Use this URL to cite or link to this record in EThOS: http://ethos.bl.uk/OrderDetails.do?uin=uk.bl.ethos.692608
Title: Investigation into the underlying mechanisms of diabetic cardiomyopathy using a mouse model of diabetes
Author: Al-Maimani, Riyad Adnan A.
ISNI:       0000 0004 5919 2166
Awarding Body: University of Manchester
Current Institution: University of Manchester
Date of Award: 2016
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Abstract:
Diabetes Mellitus (DM) is one of the most common metabolic disorders in the world with an estimated prevalence of over 415 million patients. Heart failure (HF) is the most common cardiovascular complication of diabetes. The prevalence of diabetes in patients with HF is reported at approximately 30%. However, the molecular mechanisms that contribute to the development of heart failure in diabetic patients remain uncertain. To study this, a genetic mouse model of diabetes (GENA348) with a point mutation in the glucokinase gene was used. Glucokinase is a glucose sensor that controls insulin release. This mutation in the glucokinase is similar to that found in Maturity Onset Diabetes of the Young Type 2 (MODY2) in humans. Our group has previously shown that GENA348 mice exhibit a diabetic phenotype. At 6 months, the mice developed a diabetic cardiomyopathy analogous to that seen in clinical practice with the development of cardiac hypertrophy and diastolic dysfunction, which progressed to dilatation of the left ventricle and systolic dysfunction at 12 months. The aim of the project was to examine the molecular and pathophysiological mechanisms that contribute to development of this cardiac phenotype in diabetic GENA348 mice in the setting of hypertension and at baseline. To study the mice under hypertensive stress conditions, 6 month old-GENA348 HO and WT mice were infused with angiotensin II (ANG II) via minipump. After ANG II treatment, HO and WT GENA348 mice showed a significantly greater increase in systolic and diastolic blood pressure compared to untreated controls. It was evident that ANG II treatment resulted in cardiac hypertrophy with the same level observed in both HO and WT mice. The diastolic function was generally preserved in the WT and HO mice following the ANG II treatment. Our data indicates that the HO mice have had a blunted hypertrophic response to the hypertension induced by ANG II. At baseline, two hypothesis-generating methods were used. Firstly, gas chromatography-mass spectrometry (GC-MS) and ultra performance liquid chromatography-mass spectrometry (UPLC-MS) were used on 12-month-old GENA348 mice heart and serum samples. Secondly, diabetes PCR array plates were used on 6- and 12-month-old GENA348 mice heart samples. For the GCMS and UPLC-MS, there were 43 differences in metabolites from tissue samples and 93 from serum samples. The main altered metabolites from tissue samples were sugars and fatty acids. However, fatty acids, phospholipids and sphingolipids were the main altered metabolites from serum samples. After the validation of the array plates the most apparent observation was that only two up-regulated genes, Phosphoenolpyruvate carboxykinase 1 (Pck1)and Glucose-6-Phosphatase, Catalytic Subunit (G6pc) showed a comparable pattern as the array results. Pck1 and G6pc are the main enzymes that play a key role in gluconeogenesis regulation. We also looked at the expression level of one of the main transcriptional regulators of gluconeogenesis, Forkhead boxprotein O1 (FoxO1). It was found that the expression was altered at 12 months. In conclusion, it was clear that hyperglycaemia altered gene expression and the metabolites profiles in 12 month old HO mice, with evident alterations detected in genes involved in the metabolic regulation of the heart. In addition, this study may provide preliminary insight into pathophysiological alterations in the cardiac metabolism that may contribute to the development of diabetic cardiomyopathy.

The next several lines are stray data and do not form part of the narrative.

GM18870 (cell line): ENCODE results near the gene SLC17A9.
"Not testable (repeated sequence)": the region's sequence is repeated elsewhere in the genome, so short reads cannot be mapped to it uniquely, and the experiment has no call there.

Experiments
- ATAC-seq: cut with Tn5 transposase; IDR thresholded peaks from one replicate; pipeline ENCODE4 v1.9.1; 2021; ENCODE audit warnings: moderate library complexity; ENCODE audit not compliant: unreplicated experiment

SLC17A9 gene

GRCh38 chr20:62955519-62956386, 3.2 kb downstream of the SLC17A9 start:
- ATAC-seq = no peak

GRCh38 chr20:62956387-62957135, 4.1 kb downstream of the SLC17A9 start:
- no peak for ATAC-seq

Supervisor: Cartwright, Elizabeth ; Mamas, Mamas Sponsor: Not available
Qualification Name: Thesis (Ph.D.) Qualification Level: Doctoral
EThOS ID: uk.bl.ethos.692608  DOI: Not available
Keywords: Hypertension ; Diabetes Mellitus ; Heart Failure ; Cardiac Metabolism ; Metabolomics ; Gene expression ; Gluconeogenesis
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